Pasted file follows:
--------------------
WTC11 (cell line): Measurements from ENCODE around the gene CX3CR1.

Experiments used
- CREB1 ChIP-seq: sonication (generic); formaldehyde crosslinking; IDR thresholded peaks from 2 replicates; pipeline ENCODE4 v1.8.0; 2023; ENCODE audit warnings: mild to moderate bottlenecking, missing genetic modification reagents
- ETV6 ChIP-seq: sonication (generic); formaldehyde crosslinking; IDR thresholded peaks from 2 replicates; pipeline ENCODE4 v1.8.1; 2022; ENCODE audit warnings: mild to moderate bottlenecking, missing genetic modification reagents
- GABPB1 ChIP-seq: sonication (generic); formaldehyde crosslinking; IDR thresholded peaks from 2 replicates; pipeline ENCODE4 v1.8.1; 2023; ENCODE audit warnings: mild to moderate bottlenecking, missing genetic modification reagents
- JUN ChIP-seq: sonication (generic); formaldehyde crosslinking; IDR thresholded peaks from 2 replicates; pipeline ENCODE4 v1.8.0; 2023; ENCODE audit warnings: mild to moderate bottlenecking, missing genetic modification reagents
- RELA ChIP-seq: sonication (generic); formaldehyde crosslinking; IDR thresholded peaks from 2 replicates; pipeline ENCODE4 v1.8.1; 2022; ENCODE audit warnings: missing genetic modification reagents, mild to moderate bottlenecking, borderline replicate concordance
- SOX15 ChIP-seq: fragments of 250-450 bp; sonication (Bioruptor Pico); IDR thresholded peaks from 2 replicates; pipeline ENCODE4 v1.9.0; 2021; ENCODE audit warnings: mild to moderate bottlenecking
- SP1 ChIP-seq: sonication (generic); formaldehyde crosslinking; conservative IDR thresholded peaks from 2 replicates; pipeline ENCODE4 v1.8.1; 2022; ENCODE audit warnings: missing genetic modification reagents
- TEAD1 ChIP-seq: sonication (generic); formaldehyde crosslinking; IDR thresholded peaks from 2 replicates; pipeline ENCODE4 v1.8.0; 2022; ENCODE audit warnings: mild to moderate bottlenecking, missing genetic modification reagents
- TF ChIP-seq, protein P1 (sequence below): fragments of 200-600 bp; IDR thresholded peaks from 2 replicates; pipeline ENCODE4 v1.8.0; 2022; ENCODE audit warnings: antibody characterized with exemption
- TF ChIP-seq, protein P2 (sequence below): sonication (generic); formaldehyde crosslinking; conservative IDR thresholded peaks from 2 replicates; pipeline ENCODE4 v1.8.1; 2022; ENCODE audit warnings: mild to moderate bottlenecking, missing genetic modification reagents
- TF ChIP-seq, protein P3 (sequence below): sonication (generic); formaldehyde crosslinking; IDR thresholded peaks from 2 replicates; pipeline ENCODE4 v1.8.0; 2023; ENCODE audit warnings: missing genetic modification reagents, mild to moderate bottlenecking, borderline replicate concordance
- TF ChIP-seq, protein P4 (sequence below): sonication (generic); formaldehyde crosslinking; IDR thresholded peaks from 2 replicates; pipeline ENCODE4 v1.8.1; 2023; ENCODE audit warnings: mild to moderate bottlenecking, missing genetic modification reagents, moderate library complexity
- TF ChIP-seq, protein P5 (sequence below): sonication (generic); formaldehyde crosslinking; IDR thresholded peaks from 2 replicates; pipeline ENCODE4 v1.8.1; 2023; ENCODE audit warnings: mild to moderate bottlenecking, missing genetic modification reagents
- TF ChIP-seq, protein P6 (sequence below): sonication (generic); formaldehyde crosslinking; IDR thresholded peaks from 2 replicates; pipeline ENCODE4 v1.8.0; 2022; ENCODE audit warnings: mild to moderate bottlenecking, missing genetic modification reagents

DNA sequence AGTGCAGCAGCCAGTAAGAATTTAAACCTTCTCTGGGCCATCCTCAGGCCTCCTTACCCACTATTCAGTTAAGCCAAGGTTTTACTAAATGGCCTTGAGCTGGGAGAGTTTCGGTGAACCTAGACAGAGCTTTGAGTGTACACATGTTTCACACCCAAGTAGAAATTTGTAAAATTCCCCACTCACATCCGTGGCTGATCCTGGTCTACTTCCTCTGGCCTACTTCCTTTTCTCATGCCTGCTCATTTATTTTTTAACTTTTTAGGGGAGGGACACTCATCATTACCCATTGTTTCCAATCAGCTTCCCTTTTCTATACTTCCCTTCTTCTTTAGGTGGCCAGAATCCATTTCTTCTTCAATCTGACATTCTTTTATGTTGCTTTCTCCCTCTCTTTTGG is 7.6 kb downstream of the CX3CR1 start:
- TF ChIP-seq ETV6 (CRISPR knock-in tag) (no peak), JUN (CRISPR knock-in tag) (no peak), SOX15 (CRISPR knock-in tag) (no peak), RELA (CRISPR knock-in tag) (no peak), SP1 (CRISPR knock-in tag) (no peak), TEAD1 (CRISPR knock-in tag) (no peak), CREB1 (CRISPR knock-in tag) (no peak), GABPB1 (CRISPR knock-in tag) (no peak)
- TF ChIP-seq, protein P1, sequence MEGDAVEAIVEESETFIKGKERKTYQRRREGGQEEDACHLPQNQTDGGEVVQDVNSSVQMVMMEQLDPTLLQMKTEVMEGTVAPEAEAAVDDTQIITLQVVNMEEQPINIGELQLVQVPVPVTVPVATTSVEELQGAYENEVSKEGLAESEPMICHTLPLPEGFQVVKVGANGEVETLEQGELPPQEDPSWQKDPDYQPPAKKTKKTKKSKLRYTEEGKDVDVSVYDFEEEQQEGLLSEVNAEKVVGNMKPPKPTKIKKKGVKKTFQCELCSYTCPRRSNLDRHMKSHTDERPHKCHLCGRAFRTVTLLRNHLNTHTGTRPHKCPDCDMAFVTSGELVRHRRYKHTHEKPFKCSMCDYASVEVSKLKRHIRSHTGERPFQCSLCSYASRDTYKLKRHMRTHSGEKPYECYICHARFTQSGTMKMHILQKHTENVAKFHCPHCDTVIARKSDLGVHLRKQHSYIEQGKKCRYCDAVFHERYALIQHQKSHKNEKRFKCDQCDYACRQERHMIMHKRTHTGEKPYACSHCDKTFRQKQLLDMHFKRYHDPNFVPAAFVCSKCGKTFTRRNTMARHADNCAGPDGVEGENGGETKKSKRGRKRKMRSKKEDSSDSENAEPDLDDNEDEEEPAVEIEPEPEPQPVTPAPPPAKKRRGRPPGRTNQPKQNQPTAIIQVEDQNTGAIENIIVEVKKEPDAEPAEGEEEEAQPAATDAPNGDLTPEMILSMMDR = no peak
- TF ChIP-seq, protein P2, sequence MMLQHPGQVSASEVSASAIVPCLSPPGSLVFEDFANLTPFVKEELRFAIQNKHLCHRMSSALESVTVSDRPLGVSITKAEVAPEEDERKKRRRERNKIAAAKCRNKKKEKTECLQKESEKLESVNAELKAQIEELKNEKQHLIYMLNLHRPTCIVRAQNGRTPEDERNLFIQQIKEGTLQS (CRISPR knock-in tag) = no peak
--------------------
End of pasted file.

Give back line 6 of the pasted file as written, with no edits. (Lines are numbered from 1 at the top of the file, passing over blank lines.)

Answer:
- JUN ChIP-seq: sonication (generic); formaldehyde crosslinking; IDR thresholded peaks from 2 replicates; pipeline ENCODE4 v1.8.0; 2023; ENCODE audit warnings: mild to moderate bottlenecking, missing genetic modification reagents